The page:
What is plagiarism, and why should it be avoided?

Plagiarism is when you use someone else's words or ideas and present them as your own.

A kind of intellectual theft is plagiarism. From purposeful cheating to unintentional copying from a source without attribution, plagiarism can take many different forms. Consequently, you must give credit where credit is due if you utilise someone else's words or ideas in your work.

Why should plagiarism be avoided?

In general, an act of academic misconduct is any behaviour that could provide a student with an unauthorised academic advantage; as such, it is unacceptable in the scholarly community. Plagiarism, exam cheating, collusion, and the fabrication of findings or data are the most prevalent types of academic misconduct. However, it might be anything that offers you an unfair edge during a review.

Plagiarism cases will be handled first by the school, and they may impose sanctions like awarding you a zero for the assignment in question. For significant or persistent offences, the University's Academic Misconduct Committee has the authority to impose a variety of sanctions, including discontinuing your course.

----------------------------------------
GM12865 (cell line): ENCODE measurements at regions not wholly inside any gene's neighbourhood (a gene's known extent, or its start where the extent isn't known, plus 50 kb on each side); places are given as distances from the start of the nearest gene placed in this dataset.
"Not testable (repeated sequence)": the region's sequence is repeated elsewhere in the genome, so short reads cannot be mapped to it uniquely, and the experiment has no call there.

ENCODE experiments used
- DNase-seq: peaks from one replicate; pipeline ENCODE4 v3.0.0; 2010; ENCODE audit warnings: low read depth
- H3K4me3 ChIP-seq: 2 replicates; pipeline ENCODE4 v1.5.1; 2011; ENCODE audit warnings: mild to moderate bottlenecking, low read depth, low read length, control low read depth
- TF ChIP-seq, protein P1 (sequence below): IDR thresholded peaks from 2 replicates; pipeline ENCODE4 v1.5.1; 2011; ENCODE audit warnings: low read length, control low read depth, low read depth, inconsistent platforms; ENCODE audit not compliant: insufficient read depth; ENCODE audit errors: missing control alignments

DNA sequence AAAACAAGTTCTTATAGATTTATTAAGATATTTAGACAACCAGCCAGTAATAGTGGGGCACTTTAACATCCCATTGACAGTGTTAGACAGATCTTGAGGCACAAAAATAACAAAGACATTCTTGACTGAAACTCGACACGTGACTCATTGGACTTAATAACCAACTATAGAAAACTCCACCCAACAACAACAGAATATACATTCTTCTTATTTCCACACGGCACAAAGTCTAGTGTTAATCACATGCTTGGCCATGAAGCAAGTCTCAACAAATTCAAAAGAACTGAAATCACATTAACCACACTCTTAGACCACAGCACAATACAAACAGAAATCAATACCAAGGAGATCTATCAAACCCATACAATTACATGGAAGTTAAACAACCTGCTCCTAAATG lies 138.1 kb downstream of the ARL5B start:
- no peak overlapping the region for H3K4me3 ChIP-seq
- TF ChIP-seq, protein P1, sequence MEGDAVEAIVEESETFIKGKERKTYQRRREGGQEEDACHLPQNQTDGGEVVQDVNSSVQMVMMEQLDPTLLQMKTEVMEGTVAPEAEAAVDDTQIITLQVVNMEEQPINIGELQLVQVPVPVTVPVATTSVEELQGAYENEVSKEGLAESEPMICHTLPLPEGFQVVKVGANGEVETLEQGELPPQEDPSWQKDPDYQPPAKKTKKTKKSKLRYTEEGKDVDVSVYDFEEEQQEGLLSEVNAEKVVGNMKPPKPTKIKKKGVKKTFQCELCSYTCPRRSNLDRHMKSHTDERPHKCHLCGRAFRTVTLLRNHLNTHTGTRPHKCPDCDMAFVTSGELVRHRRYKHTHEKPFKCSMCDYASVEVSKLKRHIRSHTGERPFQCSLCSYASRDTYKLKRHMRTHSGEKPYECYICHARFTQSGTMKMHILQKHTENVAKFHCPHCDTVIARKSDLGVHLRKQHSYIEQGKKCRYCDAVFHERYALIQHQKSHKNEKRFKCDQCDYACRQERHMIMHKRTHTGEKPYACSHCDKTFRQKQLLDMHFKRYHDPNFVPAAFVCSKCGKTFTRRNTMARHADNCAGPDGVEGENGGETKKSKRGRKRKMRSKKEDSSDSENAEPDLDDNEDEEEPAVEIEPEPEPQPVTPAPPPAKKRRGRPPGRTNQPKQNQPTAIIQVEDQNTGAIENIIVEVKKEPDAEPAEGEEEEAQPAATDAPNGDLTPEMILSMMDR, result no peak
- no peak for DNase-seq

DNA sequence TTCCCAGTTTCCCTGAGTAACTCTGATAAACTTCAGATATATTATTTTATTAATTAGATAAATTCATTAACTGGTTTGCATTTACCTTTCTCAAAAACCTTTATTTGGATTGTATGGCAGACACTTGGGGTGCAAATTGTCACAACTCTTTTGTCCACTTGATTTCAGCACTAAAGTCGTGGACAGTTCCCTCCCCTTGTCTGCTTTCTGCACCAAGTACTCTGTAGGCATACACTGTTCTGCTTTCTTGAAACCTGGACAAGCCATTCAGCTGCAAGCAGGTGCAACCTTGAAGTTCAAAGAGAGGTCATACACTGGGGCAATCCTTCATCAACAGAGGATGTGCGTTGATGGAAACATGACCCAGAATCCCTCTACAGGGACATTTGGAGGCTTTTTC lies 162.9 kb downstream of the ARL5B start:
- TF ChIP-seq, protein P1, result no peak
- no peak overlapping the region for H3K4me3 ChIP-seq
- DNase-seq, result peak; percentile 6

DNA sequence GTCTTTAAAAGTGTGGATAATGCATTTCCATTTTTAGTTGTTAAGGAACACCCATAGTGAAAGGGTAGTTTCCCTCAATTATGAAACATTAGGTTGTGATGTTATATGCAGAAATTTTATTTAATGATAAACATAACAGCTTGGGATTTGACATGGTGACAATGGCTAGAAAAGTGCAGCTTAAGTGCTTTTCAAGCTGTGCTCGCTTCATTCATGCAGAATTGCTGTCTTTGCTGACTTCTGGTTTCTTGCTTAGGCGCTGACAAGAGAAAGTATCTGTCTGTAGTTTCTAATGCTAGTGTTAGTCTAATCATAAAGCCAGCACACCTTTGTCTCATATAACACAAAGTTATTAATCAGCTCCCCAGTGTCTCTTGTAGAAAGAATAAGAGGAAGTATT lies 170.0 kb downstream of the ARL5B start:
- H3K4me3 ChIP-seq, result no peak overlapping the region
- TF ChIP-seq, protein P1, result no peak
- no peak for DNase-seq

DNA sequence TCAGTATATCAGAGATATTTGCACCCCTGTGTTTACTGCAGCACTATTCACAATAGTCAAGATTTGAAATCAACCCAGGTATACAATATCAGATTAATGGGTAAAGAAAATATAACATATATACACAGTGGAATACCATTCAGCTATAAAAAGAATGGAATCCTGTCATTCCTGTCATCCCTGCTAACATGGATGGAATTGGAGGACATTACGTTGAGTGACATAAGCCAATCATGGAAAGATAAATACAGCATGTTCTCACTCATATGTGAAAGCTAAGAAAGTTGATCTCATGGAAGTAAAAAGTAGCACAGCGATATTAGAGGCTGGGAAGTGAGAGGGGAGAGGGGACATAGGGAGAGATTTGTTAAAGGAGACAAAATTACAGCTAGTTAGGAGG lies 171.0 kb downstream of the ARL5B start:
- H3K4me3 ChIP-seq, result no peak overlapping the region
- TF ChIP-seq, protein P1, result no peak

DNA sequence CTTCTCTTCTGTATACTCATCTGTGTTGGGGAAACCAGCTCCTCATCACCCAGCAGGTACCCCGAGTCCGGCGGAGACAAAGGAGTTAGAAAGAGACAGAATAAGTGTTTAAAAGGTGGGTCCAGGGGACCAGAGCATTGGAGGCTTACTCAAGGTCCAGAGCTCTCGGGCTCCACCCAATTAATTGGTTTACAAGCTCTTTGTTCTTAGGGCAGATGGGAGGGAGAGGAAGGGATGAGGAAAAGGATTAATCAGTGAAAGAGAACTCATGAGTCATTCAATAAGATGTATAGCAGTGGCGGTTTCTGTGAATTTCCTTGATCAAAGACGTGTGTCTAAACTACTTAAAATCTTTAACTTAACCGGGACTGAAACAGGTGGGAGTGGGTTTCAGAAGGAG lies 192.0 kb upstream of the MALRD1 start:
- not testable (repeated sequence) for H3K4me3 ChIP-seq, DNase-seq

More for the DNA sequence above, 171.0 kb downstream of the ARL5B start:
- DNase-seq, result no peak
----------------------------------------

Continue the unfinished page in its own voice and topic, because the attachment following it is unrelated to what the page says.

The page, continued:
Most of the time, plagiarism is not prohibited in the United States. Instead, it is seen as a breach of honour or ethical standards and may lead to disciplinary action from a person's school or place of employment. However, if plagiarism violates the copyright, patent, or trademark of the original author, legal action may be necessary. If plagiarism violates a contract that specifies that only original work is permitted, it may potentially lead to legal action.


A person should always correctly credit any material they utilise to the original author using quotations or citations in order to avoid plagiarism. To further verify that a person's work is original, there are several free online plagiarism checkers available, including Grammarly, Duplichecker, and Quetext. You can also download our app from the playstore or visit our website.